A lost sheep, a lost coin and a prodigal son!

Luke 15:11-32

Relationships are hard!

Here, Jesus shares of the prodigal son, a brother with a personal view that develops into an attitude that seeks to rob and devour him, and a Father with love that knows no limits.

How we view situations, circumstances, pain and suffering determines how we respond, how we go through and go forward.

Consider the view of the prodigal. He is the quintessential definition of the ‘microwave’ generation! I want what’s mine and I want it now! He’s impatient and ambitious; he seeks thrill and adventure – a costly endeavour to anyone who doesn’t implement solid boundaries and strong Christian character. But he has some admirable qualities too, he is by no means a fool – ‘when he finally came to himself’ indicates a quiet humility.

The brother often misunderstood and criticised, though he needed to be. We see what offense that turns to hurt does when untreated. Like an open wound it looks terrible and smells much, much worse. Often times evident to everybody but the injured, he walks around with an air of entitlement. There is a stare, a look that highlights his anger, through every experience, every discussion, every relationship, he filters it through his pain, his frustration, his anger, his hurt. No wonder Hebrews 12:15 calls it a ‘root of bitterness’ … his trouble is planted deep, it’s well watered and cared for, he has fostered this for years, day and night he treats this offence like it’s a newborn. Cares after it like it’s the source of life … reality is, if left unattended it will cause him certain death. Big brother is a cautionary tale for all of us in the kingdom, his story warns us to guard our heart (Proverbs 4:23), also it’s a ‘protect your pearls’ example (see Matthew 7:6).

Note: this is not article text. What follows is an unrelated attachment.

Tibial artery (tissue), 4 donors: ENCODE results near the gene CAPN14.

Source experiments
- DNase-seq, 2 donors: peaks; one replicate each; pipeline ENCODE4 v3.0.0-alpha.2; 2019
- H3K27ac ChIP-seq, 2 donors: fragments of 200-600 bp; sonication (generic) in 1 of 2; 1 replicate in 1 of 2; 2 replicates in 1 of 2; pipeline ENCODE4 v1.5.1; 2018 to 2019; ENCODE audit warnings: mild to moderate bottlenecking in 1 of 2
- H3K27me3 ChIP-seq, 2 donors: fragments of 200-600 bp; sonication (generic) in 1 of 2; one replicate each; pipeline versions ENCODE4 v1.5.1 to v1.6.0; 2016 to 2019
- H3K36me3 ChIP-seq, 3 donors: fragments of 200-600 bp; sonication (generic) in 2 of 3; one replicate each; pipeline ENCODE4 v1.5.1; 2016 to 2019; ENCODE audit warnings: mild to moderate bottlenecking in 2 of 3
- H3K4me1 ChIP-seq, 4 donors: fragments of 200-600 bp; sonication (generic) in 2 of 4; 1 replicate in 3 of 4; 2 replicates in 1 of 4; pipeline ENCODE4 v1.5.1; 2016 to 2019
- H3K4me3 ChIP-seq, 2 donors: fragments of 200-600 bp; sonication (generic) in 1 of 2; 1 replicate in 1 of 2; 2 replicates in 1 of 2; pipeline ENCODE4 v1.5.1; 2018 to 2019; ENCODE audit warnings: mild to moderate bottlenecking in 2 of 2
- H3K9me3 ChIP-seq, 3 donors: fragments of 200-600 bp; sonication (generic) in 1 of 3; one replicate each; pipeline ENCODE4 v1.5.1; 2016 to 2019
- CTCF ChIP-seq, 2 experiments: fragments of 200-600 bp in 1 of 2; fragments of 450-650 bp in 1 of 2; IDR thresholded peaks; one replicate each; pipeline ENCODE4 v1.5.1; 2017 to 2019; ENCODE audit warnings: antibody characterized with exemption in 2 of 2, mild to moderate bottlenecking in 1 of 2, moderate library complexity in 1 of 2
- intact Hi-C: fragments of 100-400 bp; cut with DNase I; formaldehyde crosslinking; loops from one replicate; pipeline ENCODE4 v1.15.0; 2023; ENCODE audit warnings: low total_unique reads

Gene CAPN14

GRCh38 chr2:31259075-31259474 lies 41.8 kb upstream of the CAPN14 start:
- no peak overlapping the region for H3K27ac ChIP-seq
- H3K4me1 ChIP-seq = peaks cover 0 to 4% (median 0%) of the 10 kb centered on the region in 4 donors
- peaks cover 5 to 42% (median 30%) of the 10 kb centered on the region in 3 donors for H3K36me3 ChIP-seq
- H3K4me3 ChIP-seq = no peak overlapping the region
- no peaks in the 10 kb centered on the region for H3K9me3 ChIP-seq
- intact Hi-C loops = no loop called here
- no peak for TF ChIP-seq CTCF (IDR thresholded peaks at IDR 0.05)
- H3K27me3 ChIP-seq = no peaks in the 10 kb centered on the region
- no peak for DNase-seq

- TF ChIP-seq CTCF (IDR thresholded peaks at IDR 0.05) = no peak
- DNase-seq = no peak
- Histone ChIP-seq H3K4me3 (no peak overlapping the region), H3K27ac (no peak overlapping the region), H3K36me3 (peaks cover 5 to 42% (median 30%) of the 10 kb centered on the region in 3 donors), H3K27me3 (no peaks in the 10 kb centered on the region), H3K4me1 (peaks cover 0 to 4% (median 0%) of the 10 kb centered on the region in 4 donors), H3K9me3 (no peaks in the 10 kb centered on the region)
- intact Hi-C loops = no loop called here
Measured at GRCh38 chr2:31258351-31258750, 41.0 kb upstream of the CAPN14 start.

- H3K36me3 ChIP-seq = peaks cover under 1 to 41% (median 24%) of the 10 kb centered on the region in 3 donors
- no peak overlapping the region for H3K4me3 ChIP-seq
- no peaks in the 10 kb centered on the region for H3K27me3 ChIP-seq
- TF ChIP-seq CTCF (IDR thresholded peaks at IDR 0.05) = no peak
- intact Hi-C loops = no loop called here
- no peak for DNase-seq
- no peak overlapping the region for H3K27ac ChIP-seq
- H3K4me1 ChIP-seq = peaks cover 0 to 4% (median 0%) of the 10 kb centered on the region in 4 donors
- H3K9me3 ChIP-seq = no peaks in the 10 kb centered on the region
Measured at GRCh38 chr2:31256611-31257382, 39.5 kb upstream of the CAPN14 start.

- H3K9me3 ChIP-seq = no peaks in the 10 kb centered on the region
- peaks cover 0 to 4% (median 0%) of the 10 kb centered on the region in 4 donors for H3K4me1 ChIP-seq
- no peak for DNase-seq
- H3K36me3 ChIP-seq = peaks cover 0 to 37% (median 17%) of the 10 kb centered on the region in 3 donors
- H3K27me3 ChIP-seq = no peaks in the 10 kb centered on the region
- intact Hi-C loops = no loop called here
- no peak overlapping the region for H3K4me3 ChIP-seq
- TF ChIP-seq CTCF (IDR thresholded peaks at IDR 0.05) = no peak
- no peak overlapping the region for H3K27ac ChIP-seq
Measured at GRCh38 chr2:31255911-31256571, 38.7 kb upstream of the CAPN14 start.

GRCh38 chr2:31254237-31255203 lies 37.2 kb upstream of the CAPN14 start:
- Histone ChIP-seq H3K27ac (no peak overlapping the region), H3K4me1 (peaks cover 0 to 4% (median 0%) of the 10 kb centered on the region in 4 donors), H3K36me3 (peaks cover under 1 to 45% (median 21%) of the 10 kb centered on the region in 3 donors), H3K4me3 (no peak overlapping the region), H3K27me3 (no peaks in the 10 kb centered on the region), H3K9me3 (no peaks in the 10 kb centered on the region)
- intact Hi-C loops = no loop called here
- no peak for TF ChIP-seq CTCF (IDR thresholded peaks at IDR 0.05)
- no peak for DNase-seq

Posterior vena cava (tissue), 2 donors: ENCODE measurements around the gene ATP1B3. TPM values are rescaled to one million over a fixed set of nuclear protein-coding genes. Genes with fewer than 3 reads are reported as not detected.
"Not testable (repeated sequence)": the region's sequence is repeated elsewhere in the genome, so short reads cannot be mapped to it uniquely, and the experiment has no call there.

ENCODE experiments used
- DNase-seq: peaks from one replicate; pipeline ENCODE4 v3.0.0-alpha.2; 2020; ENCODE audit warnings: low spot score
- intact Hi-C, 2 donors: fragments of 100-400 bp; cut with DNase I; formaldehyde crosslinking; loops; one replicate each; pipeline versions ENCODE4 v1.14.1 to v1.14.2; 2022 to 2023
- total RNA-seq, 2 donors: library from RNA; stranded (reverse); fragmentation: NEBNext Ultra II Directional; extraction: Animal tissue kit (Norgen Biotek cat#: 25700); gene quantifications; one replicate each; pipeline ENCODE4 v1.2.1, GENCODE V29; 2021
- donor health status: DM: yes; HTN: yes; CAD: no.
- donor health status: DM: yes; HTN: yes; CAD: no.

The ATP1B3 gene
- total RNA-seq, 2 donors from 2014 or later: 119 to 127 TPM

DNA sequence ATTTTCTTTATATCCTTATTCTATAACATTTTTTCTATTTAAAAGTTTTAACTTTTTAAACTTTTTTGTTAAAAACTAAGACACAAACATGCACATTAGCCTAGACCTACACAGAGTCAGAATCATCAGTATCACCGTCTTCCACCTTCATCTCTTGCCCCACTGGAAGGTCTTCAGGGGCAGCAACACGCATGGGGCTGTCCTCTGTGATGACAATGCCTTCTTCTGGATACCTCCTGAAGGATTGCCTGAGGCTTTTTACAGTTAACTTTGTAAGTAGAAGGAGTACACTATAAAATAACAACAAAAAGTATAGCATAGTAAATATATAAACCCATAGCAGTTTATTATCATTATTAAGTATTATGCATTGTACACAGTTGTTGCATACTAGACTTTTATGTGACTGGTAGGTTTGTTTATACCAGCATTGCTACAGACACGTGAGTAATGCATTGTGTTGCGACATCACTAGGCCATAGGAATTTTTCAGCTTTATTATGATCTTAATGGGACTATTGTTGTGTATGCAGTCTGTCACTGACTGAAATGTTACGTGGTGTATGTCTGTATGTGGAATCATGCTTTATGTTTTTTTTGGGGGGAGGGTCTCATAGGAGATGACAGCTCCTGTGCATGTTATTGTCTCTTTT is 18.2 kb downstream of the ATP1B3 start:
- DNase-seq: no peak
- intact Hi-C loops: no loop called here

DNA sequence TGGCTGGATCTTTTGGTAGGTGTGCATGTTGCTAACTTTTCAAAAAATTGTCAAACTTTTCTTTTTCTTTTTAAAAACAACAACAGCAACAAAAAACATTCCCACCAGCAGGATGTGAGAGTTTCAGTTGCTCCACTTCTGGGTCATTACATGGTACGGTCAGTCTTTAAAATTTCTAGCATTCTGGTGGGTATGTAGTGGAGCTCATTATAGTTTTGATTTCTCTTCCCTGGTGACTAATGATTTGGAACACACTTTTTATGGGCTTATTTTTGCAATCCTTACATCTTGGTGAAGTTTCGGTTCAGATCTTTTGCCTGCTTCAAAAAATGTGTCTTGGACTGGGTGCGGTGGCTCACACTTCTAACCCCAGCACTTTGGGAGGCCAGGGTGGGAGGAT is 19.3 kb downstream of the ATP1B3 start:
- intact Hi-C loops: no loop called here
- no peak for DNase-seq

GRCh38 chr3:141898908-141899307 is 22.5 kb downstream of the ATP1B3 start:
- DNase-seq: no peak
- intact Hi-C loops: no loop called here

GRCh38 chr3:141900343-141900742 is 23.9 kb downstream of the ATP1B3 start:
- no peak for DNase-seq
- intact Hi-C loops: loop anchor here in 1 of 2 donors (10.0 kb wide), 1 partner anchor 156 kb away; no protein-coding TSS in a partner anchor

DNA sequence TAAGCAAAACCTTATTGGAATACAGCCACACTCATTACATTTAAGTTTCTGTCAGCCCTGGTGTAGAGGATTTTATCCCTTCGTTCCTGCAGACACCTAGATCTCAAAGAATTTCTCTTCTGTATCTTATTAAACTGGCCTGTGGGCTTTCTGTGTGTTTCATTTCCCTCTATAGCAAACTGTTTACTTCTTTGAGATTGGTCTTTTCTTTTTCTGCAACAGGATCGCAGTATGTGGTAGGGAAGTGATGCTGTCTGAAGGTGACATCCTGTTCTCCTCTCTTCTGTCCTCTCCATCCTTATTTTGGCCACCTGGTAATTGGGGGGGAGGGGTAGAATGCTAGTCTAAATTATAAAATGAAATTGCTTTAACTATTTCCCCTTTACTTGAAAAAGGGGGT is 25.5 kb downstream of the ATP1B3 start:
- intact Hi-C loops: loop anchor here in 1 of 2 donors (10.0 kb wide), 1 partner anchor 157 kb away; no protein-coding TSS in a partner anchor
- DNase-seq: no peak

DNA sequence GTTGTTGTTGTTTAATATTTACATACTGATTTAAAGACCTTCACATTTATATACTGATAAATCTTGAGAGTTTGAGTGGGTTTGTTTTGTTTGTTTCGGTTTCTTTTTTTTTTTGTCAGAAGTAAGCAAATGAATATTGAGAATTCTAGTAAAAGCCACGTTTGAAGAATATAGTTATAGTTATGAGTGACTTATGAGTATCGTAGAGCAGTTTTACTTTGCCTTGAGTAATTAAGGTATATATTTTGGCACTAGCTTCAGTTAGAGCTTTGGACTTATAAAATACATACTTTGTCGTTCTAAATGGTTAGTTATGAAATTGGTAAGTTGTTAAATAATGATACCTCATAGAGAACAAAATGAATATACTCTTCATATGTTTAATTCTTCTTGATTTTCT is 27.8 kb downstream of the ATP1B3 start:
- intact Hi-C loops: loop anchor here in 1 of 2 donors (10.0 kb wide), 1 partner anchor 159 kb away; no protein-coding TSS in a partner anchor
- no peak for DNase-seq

Look to the father, a picture of our heavenly Father if one were ever painted. It encapsulates who God is, He equals love without borders. Let’s discover how He views things … his filter is love, compassion, mercy and grace. For without this there would have been no restoration, forgiveness, grace or mercy – no wooden cross, no Calvary’s hill.

Mercy just doesn’t forgive, it goes so much further, it restores. Upon the prodigals return he receives forgiveness in the form of an embrace, a hug, a kiss. True to the words of this sojourning misadventure this would have been enough, from the pit to the hired hand. But, mercy goes further – by its very characteristics, mercy breaks through the bounds of forgiveness and adds restoration. This is what’s so amazing about grace – it goes beyond human thinking and emotional limitations stuck on hurt and offence.

Mercy says ‘Bring the finest robe in the house, quick – and put it on him. Get a ring for his finger, and sandals for his feet. And kill the calf we have been fattening in the pen. We must celebrate with a feast.’

Relationships are hard!

Christian Leadership speaker and author John Maxwell wrote “I am convinced that all people have potential.”

Mother Theresa said “You can do what I cannot, I can do what you cannot – together we can do great things.”

Albert Einstein observed “A person first starts to live when he can live outside of himself.”

Three things that prevent us from reaching our best self:

  1. Failing to recognise our potential
  2. Trying to do it all by ourselves
  3. Not overcoming self

Three things big brother failed to recognise – the cost was too high a price for the return on his investment.


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